A recent housing study completed for DeKalb County highlighted the need for housing of all types within the county. A sign in the Bridgewater North development points to villa lots, while a recently completed home and one under construction is pictured in the background. Staff photo by Andy Barrand
A recent housing study completed for DeKalb County highlighted the need for housing of all types within the county. A sign in the Bridgewater North development points to villa lots, while a recently completed home and one under construction is pictured in the background. Staff photo by Andy Barrand
AUBURN — It is no mystery Northeast Indiana faces a housing shortage. A recent survey set out to examine just how bad that shortage is.

DeKalb County has the potential to fill 1,450 new housing units of all types per year. The Northeast Indiana market potential is much greater at 15,000.

Heather Presley-Cowen, CEO of the Housing Resource Hub, located in Fort Wayne, said, “DeKalb County is listed as one of the top areas that should attract market potential.”

After months of surveys and the gathering of information from community leaders and residents, the answers were released April 20 at the Community Foundation of DeKalb County. Governmental leaders, builders, real estate agents and nonprofit organization leaders were on hand to hear the results from the Housing Resource Hub.

The survey was a joint venture between the DeKalb County Economic Development Partnership, the foundation and other local agencies.

Presley-Cowen said the key to achieving the goals of the study is to have good government partners working together.

“This document could have all the potential in the world, there is lots of opportunity … If you don’t take action on it, it will remain simply potential,” she said.

DeKalb County, with a population of 43,770 in 2021, had 16,655 households, with 59% of them being one- and two-person households. The county’s median household income is $60,500 and the median housing value is $140,500.

Presely-Cowen said by everyone’s best estimate, the median housing value is rising quickly because of the lack of housing stock.

When looking at where the current market potential lives, 53.1% of them live inside the county, 14.7% live in Allen County, 14% in Steuben and Noble counties and 18.2% live outside of Northeast Indiana. The survey revealed 2,420 households of all incomes have the potential to move within the county.

The target market for new housing units are mixed with the largest share of the market — 43% — being traditional and non-traditional families; 31% are younger singles and couples and 26% empty nesters and retirees. This groups’ housing preferences were detached houses at 56%, rentals 33%, town houses 8% and condominiums 3%.

After narrowing down the target market, the survey’s results highlighted rental and new home prices for the DeKalb County market. Current rental units within the county range from $750 to $1,000 a month, with some larger houses going for upward of $1,200 per month.

The new-build target market is $150,000 to $300,000, which represents 70% of the housing units within the county.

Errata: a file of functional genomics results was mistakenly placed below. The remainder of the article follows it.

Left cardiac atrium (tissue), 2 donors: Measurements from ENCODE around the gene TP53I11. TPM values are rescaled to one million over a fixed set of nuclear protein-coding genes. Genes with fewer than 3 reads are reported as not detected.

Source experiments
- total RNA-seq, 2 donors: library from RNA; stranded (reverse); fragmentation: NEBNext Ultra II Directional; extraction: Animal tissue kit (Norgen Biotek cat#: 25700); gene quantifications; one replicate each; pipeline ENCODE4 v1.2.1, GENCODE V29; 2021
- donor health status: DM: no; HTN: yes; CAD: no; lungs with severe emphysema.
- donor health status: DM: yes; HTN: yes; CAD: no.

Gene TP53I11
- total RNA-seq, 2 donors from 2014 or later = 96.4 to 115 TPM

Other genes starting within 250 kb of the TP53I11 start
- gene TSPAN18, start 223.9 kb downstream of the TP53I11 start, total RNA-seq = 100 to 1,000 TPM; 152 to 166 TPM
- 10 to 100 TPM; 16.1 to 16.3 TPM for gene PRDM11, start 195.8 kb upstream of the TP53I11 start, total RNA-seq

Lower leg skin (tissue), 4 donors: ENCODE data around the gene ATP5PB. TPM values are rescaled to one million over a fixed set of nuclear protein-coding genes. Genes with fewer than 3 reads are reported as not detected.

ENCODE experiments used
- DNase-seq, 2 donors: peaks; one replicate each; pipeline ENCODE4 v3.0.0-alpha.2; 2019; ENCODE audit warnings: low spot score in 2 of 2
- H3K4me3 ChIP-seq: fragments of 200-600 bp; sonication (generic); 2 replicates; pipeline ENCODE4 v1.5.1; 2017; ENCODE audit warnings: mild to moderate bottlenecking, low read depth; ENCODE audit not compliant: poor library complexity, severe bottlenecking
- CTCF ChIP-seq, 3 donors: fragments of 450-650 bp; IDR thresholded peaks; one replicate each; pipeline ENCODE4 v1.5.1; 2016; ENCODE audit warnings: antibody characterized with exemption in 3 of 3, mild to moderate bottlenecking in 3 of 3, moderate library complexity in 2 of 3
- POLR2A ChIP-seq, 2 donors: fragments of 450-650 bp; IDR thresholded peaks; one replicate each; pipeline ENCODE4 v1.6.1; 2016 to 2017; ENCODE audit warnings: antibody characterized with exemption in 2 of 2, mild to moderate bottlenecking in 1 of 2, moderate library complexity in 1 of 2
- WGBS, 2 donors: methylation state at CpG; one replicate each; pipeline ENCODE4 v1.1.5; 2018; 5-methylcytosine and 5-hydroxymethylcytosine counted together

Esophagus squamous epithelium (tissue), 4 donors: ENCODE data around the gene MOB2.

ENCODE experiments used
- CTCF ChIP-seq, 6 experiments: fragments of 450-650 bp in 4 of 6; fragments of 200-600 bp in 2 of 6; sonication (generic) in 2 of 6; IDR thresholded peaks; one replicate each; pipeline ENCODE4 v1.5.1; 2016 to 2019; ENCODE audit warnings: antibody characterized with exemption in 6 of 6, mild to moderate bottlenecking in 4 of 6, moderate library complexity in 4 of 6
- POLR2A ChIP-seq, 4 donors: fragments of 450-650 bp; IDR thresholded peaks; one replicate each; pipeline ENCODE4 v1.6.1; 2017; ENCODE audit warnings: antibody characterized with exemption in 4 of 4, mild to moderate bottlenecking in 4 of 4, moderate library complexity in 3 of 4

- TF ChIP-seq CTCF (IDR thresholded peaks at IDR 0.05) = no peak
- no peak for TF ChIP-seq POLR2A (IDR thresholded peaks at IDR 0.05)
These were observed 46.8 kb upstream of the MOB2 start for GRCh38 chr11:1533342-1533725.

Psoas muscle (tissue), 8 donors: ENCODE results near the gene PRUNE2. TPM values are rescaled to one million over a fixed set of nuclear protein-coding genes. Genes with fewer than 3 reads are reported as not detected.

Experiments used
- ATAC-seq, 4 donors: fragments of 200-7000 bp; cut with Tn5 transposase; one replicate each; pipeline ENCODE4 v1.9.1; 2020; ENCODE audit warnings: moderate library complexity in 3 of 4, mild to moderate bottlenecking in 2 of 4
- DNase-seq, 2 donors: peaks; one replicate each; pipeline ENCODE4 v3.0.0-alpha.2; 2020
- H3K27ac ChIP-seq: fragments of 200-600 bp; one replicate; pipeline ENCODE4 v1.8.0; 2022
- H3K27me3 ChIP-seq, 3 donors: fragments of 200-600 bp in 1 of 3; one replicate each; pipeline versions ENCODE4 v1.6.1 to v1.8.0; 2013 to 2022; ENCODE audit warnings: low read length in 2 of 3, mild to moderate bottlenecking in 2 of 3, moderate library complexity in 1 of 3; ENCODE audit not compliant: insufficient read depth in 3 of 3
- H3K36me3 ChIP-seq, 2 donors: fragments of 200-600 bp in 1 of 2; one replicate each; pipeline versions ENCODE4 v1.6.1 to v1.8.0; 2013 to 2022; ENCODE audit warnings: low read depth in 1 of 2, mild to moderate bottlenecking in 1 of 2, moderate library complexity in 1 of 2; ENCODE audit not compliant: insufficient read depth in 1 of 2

After presenting the findings, Ryan Chasey, chief operations officer with the Housing Resource Hub, outlined a couple of potential projects in LaGrange County, which could be used as models for DeKalb County.

The first, a mixed-use structure, featuring retail on the ground level, apartments on Levels 2 and 3 and townhomes on the south end of the complex. The complex will be located on the southeast corner of U.S. 20 and S.R. 9.

He said the site, which featured several vacant buildings, was ripe with potential. To make the project happen, LaGrange committed pre-development funds to the $21 million project.

“The town is really excited about the project,” Chasey said. “We are currently working through it.”

Two other projects in Shipshewana and Topeka are still in the development phases, but if they come to fruition, will feature villas, lake cottages, family homes and pocket neighborhoods.

Shipshewana’s project is located on the edge of town next to Shipshewana-Scott Elementary School and would feature 103 units on 30 acres.

Topeka’s project would be developed on a site currently owned by the town and would feature a similar set up to the one in Shipshewana.

Presley-Cowen said each one of the projects qualify for Regional Economic Acceleration and Development Initiative (READI) funds and American Rescue Plan Act (ARPA) funds. She said the key to these developments is the mixture of housing units for there is something for everyone.

She highlighted an emerging trend among Gen Z’ers and Millennials, who are looking for smaller yards and more common spaces including parks and walking trails.

In closing, Presley-Cowen said the next step is continuing to band together as a community to continue the discussion and make it happen.

“I hope the opportunities we have presented today can be taken to the next level,” she said. “You can’t leave this in the room. You have to take it to the next level to see anything happen.”
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